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Do the Geneva Conventions Matter?

Do the Geneva Conventions Matter?

Edited by Matthew Evangelista and Nina Tannenwald

Author Information

Matthew Evangelista is President White Professor of History and Political Science and former chair of the Department of Government at Cornell University, Ithaca, New York, USA, where he teaches courses in international and comparative politics. His current research interests include international humanitarian law, separatist movements, and gender and conflict.

Nina Tannenwald is a faculty fellow at the Watson Institute and Director of the International Relations Program. She is also a senior lecturer in the Department of Political Science.


List of Contributors

Elizabeth Grimm Arsenault is a Visiting Assistant Professor in the Security Studies Program at Georgetown University.
Eyal Ben-Ari is an anthropologist who is Director of the Kinneret Center for Society, Security and Peace in Israel.
Amichai Cohen is a Professor of International Law at the Ono Academic College, Israel, and a Senior Fellow at the Israel Democracy Institute.
Raphaëlle Branche is Professor of Modern History at the University of Rouen (France). She works mainly on colonial violence and laws of war during colonial warfare.
Sahr Conway-Lanz is a historian in the Manuscript Division of the Library of Congress and author of Collateral Damage: Americans, Noncombatant Immunity, and Atrocity after WorldWar II.
Renée de Nevers is an Associate Professor in the Department of Public Administration and International Affairs at The Maxwell School at Syracuse University.
Matthew Evangelista is President White Professor of History and Political Science at the Department of Government, and Director of the Judith Reppy Institute for Peace and Conflict Studies, Cornell University.
Mark Kramer is Director of Cold War Studies at Harvard University and a Senior Fellow of Harvard’s Davis Center for Russian and Eurasian Studies.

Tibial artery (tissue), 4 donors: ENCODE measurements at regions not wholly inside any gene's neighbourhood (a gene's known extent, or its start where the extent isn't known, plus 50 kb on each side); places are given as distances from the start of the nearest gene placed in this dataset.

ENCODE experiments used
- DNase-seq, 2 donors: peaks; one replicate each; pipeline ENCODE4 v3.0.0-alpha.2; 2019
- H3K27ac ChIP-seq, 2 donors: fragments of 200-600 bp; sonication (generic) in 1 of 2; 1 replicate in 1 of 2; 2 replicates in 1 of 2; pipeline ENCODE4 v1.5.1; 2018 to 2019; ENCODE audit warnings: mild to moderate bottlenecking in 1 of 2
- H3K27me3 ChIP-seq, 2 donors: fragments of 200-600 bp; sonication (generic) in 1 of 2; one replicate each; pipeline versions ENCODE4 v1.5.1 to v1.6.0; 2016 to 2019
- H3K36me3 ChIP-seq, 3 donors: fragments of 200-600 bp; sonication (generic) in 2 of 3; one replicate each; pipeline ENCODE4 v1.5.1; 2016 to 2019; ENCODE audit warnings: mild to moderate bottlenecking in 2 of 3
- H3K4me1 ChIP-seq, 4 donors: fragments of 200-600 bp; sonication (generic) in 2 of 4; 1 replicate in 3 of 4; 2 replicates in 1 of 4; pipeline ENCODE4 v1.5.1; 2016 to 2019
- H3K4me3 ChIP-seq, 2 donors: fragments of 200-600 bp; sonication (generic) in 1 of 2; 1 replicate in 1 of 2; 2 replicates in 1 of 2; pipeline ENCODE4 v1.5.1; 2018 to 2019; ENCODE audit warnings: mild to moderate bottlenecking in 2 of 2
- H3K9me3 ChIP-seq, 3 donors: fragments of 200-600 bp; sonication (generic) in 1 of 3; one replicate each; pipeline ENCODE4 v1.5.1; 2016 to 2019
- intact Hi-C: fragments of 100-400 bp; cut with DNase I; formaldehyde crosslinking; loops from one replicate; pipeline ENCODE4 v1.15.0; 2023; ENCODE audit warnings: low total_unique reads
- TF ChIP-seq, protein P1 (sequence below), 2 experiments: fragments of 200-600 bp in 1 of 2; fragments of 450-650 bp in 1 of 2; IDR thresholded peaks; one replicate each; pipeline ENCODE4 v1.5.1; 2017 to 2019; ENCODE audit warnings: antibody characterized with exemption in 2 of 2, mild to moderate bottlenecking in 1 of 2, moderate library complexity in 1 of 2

Giovanni Mantilla is Assistant Professor of International Studies at Centro de Investigación y Docencia Económicas (CIDE) in Mexico City. He has held postdoctoral fellowships at Princeton University’s Niehaus Center for Globalization and Governance and Brown University’s Watson Institute for International Studies.
R. Craig Nation has been Professor of Strategy and Director of Russian and Eurasian Studies at the U.S. Army War College in Carlisle, PA since 1996.
Gary D. Solis, Ph.D., a retired U.S. Marine, has taught the law of war for more than twenty years.
Nina Tannenwald is Director of the International Relations Program and Faculty Fellow at the Watson Institute for International Studies and Senior Lecturer in the Department of Political Science, Brown University.
Anicée Van Engeland is a Senior Lecturer in international security and law at Cranfield University and author of Civilian or Combatant? A Challenge for the 21st Century.
Siobhán Wills, Professor of Law at the Transitional Justice Institute, Ulster University and Senior Fellow of the Higher Education Authority, UK, researches protection of civilians, peacekeeping, and use of force; a documentary she produced on the UN Stabilization Mission in Haiti (funded by the Arts and Humanities Research Council, UK) premiered in 2017.

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